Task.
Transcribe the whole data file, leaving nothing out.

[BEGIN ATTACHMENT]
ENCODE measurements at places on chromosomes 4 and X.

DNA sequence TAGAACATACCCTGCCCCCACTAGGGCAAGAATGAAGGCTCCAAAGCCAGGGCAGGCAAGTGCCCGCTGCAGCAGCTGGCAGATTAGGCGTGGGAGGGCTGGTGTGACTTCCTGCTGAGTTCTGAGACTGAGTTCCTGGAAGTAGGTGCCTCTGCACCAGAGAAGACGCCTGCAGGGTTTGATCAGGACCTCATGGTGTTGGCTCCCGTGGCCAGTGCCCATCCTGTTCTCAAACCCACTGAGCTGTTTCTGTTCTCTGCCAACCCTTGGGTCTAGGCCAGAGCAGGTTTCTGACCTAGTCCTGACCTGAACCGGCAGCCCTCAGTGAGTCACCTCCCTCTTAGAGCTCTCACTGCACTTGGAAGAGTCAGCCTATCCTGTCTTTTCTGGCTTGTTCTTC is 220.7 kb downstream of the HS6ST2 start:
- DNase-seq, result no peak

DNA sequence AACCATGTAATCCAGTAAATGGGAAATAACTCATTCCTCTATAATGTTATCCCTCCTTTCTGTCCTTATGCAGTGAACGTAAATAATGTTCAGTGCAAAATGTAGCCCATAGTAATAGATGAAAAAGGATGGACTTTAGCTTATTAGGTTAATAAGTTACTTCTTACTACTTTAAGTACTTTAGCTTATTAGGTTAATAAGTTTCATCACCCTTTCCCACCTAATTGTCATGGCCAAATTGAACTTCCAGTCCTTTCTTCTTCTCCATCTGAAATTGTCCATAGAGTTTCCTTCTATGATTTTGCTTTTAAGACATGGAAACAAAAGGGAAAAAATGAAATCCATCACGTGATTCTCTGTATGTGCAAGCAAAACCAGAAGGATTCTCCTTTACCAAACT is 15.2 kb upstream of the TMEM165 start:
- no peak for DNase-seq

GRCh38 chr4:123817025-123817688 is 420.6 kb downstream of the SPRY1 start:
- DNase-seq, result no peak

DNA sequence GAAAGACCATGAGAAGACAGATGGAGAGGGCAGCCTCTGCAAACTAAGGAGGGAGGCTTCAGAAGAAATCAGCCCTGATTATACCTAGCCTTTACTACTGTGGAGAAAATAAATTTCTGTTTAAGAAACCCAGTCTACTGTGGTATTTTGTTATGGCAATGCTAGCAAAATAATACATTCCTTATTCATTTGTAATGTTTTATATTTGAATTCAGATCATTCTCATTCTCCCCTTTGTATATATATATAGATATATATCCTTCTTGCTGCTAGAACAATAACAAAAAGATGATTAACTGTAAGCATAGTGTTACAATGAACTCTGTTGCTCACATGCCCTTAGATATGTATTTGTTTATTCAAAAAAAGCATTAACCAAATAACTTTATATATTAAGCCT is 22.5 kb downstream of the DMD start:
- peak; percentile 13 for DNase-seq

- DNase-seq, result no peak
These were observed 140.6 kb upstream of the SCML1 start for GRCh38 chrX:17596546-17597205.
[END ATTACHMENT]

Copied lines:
ENCODE measurements at places on chromosomes 4 and X.

DNA sequence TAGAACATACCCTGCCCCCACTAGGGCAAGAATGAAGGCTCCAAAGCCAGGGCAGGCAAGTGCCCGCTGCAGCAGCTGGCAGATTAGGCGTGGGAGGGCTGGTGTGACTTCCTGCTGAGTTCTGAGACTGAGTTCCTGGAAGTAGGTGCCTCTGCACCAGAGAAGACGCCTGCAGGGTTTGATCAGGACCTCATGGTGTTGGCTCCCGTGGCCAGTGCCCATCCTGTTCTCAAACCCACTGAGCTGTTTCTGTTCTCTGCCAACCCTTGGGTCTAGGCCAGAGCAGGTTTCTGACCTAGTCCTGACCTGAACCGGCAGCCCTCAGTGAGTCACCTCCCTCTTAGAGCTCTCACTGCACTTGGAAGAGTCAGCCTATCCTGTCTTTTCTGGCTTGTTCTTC is 220.7 kb downstream of the HS6ST2 start:
- DNase-seq, result no peak

DNA sequence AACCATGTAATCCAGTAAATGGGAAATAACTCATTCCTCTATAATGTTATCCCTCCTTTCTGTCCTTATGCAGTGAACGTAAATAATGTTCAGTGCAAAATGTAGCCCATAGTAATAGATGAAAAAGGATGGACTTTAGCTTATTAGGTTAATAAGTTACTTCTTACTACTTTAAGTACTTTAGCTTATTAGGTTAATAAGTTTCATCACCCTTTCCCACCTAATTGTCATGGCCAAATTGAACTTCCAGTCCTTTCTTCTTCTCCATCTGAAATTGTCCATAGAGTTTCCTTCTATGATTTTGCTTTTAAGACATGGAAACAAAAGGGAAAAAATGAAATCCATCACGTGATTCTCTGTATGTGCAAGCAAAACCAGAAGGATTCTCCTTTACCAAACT is 15.2 kb upstream of the TMEM165 start:
- no peak for DNase-seq

GRCh38 chr4:123817025-123817688 is 420.6 kb downstream of the SPRY1 start:
- DNase-seq, result no peak

DNA sequence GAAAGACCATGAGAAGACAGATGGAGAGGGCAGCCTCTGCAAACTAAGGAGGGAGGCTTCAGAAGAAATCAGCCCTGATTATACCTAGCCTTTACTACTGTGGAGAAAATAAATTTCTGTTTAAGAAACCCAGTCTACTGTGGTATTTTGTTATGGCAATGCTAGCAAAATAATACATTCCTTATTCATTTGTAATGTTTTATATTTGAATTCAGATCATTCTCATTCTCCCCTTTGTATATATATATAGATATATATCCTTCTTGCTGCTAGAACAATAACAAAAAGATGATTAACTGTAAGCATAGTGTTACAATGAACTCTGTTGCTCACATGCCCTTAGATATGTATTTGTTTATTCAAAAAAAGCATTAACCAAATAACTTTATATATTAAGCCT is 22.5 kb downstream of the DMD start:
- peak; percentile 13 for DNase-seq

- DNase-seq, result no peak
These were observed 140.6 kb upstream of the SCML1 start for GRCh38 chrX:17596546-17597205.